Over the phone or email, tell the provider your situation—what your symptoms are, when they began, and whether you’ve come into known contact with anyone with a COVID-19 diagnosis.
“Remote assessments are the first step, and the best way to avoid overcrowding sources that are offering swab tests,” says Nate Favini, M.D., medical lead at Forward, a primary-care practice with locations in several major U.S. cities. “If it is determined that you are high risk from a remote assessment, you’ll be advised to get further testing.” Your doctor will use their best judgment to decide whether to approve you for testing. According to CDC guidelines, the factors they consider include:
Whether your symptoms are mild or severe
Whether you are in a high-risk group for severe COVID-19 complications
Whether you have had known contact with a person with suspected or confirmed COVID-19 in the 14-day period before your symptoms began
Whether you have a history of travel in certain geographic areas in the 14-day period before your symptoms began
Your doctor may test you for other possible causes of your symptoms, like the flu, to rule those out before moving on to COVID-19 testing, the CDC says. If your doctor approves you for testing, you’ll receive a written or digital order to present at the testing site.
Where Can I Get Tested?
Once you’re approved for testing, your doctor will give you details on where the testing will take place. “You should also contact your local health department for advice if your doctor has not done so already,” says Dr. Favini.
Ultimately, though, where you live largely determines the testing options available for you. Some doctors are able to swab your nose and throat in their office. In some states, like New York and Colorado, you may go to a drive-through testing center (more of these centers are on the way). Or you may be directed to a local hospital or private lab for screening.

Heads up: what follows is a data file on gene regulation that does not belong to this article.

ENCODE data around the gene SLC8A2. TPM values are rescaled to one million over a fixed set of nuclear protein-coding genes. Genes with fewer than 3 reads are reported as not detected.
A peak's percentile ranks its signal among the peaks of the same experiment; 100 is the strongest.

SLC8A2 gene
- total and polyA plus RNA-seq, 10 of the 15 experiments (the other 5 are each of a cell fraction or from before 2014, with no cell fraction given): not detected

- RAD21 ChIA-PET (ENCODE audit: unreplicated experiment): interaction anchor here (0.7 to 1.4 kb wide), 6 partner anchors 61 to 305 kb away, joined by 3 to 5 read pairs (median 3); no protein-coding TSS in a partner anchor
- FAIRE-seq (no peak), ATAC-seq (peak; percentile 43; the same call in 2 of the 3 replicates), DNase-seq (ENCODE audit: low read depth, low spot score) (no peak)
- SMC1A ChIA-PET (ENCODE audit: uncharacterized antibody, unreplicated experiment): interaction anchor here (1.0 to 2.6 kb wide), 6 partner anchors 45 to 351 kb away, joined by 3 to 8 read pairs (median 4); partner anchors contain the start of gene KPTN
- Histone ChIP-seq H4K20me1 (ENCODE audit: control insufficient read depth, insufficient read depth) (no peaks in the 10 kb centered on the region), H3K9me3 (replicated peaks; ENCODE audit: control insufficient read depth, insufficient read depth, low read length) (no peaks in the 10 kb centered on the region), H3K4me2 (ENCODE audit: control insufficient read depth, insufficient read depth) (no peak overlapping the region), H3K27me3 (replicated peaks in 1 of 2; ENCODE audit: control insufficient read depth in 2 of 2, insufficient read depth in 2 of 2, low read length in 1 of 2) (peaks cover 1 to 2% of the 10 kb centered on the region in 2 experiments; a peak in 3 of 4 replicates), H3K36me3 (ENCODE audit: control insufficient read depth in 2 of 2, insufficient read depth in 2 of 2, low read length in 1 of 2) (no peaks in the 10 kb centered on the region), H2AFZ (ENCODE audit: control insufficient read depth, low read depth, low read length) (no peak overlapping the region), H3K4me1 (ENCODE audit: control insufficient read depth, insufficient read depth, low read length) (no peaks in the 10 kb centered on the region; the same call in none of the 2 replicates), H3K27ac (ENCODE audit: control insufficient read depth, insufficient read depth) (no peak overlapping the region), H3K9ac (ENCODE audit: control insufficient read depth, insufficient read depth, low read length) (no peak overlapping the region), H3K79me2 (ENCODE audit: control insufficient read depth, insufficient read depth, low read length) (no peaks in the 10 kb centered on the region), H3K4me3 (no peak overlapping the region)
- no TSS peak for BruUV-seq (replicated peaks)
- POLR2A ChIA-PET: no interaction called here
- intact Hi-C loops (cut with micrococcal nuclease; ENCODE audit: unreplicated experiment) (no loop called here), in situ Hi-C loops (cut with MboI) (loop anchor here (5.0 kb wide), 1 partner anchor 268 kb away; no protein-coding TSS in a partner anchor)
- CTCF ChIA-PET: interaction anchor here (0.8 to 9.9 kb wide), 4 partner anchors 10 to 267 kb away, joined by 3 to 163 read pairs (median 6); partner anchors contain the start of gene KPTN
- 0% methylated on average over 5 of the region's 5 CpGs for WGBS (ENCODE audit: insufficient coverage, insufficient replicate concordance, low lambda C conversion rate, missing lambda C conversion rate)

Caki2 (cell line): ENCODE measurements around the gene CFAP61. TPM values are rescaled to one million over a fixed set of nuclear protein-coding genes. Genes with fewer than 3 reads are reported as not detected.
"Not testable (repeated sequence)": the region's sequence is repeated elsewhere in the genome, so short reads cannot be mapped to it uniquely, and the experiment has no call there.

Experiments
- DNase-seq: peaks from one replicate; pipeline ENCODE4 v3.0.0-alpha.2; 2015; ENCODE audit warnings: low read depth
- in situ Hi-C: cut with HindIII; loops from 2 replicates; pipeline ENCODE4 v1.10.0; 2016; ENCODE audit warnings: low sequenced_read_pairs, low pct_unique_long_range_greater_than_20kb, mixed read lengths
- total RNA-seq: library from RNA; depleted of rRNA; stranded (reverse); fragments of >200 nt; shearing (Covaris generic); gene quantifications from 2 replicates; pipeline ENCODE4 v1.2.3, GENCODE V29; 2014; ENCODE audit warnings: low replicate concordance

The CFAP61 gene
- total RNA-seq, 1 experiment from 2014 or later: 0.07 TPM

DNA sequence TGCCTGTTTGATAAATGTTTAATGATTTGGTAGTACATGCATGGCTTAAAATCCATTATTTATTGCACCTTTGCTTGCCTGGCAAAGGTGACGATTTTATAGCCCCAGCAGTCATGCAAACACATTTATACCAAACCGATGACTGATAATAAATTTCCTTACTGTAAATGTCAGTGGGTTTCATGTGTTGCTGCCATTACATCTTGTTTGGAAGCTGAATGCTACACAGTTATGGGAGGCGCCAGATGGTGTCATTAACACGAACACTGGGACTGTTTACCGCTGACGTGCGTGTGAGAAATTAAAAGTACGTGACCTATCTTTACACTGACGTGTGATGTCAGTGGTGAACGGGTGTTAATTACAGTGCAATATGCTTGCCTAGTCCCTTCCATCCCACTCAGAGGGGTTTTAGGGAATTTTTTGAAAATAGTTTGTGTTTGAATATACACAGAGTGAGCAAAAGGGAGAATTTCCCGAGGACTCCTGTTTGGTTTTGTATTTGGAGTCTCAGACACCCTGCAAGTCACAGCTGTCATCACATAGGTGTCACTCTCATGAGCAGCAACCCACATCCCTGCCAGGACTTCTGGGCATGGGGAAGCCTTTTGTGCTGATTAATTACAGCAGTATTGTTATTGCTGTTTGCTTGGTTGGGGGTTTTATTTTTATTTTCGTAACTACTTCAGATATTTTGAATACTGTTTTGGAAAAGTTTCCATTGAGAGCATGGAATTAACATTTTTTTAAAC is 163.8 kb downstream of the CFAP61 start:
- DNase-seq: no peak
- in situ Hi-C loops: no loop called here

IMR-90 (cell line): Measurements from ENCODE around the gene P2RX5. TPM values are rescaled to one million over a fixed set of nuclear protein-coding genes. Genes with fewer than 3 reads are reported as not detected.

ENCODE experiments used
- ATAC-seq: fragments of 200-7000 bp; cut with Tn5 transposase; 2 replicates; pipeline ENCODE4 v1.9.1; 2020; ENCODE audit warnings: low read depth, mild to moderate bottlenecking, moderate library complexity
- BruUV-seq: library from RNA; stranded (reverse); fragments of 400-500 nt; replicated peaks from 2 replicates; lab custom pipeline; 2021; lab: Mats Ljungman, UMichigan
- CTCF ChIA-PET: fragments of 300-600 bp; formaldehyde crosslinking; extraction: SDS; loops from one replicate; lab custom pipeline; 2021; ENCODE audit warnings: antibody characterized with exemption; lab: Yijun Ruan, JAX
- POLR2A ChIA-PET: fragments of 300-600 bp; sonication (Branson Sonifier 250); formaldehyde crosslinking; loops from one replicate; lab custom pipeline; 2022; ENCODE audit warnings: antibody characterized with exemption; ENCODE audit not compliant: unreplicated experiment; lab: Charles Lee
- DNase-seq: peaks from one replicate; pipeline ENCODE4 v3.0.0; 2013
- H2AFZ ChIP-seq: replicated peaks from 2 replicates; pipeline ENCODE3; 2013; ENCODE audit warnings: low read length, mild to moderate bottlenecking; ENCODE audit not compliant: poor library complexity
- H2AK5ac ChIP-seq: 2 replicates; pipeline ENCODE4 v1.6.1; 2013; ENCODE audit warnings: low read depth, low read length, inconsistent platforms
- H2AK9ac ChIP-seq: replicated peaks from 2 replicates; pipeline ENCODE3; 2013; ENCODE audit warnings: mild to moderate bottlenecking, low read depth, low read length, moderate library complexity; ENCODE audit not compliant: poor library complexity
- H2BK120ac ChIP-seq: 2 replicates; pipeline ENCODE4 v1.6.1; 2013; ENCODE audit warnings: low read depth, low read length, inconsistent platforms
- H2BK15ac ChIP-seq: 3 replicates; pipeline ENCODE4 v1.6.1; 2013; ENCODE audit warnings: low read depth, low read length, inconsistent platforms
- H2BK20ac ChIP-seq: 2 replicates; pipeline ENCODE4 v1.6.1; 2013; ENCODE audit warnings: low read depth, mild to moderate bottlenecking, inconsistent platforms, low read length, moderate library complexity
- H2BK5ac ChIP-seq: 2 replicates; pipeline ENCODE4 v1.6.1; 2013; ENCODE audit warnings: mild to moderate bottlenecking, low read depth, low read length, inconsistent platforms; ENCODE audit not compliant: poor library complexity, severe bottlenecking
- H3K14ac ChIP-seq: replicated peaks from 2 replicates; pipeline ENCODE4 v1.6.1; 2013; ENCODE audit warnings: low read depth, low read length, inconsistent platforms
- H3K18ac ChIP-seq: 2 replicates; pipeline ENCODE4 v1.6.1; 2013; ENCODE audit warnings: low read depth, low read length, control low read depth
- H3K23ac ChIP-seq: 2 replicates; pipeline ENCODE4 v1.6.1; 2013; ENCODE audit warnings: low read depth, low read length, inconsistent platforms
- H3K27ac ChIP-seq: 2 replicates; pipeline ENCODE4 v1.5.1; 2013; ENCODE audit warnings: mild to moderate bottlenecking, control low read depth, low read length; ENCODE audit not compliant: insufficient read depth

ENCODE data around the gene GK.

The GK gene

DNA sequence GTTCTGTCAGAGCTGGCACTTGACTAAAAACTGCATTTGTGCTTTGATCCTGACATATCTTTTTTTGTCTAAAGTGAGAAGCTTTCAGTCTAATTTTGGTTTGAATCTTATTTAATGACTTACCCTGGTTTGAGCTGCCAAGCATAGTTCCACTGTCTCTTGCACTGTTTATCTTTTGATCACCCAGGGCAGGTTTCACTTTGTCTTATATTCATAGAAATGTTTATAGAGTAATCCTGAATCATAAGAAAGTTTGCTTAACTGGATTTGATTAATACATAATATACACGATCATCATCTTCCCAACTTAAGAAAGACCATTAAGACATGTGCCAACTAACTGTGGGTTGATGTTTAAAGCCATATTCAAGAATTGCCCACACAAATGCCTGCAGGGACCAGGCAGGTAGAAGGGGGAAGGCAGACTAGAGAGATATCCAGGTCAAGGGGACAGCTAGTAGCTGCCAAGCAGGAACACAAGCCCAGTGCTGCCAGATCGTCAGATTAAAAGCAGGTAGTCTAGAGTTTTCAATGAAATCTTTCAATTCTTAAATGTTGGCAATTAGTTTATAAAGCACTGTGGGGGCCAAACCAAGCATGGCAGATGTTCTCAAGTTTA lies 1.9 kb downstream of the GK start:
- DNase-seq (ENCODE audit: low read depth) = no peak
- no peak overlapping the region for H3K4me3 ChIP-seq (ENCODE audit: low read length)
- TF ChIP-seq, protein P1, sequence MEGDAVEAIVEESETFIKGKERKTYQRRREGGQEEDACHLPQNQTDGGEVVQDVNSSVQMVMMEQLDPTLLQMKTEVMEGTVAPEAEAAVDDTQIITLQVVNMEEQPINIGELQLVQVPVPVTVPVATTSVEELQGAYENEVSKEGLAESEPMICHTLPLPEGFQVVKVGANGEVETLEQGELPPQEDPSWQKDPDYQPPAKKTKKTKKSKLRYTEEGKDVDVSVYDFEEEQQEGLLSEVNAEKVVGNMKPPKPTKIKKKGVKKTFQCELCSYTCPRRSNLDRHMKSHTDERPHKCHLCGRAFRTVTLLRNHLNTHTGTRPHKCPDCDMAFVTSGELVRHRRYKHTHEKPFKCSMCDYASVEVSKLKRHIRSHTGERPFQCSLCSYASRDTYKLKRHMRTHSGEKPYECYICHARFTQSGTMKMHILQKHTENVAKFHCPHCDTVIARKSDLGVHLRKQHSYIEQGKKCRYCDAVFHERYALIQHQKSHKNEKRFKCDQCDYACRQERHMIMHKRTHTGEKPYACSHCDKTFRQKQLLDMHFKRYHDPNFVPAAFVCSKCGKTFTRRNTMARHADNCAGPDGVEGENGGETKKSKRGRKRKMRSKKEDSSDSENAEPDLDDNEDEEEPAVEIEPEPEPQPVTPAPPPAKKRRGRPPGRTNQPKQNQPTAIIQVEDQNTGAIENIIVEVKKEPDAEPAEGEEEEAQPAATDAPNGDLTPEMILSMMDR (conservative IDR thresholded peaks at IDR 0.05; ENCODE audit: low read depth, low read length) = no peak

Wherever you go, though, remember: You can’t just walk into the nearest lab or hop in line at the drive-through center and request testing—you need that order from your doctor first to prove that they’ve approved you.
In the coming days and weeks, testing options and availability may continue to change as the country works to better combat the pandemic. In fact, home testing kits may soon become available. EverlyWell, a home-testing company, announced that they will begin offering a home testing kit for COVID-19 on March 23, according to a report in Time. As part of the service, a telemedicine doctor will review your symptoms and decide whether to prescribe you the test.
Whether you're able to get tested or not, the advice if you have symptoms is the same: "If you have been exposed to a confirmed case or are concerned you may have been exposed to the virus, it’s best to self-quarantine for at least 14 days,” says Dr. Favini. “Anyone who has symptoms, whether or not you end up getting confirmation that you have COVID or not, should stay home and avoid exposing others.”
Your State-by-State Guide to COVID-19 Testing Information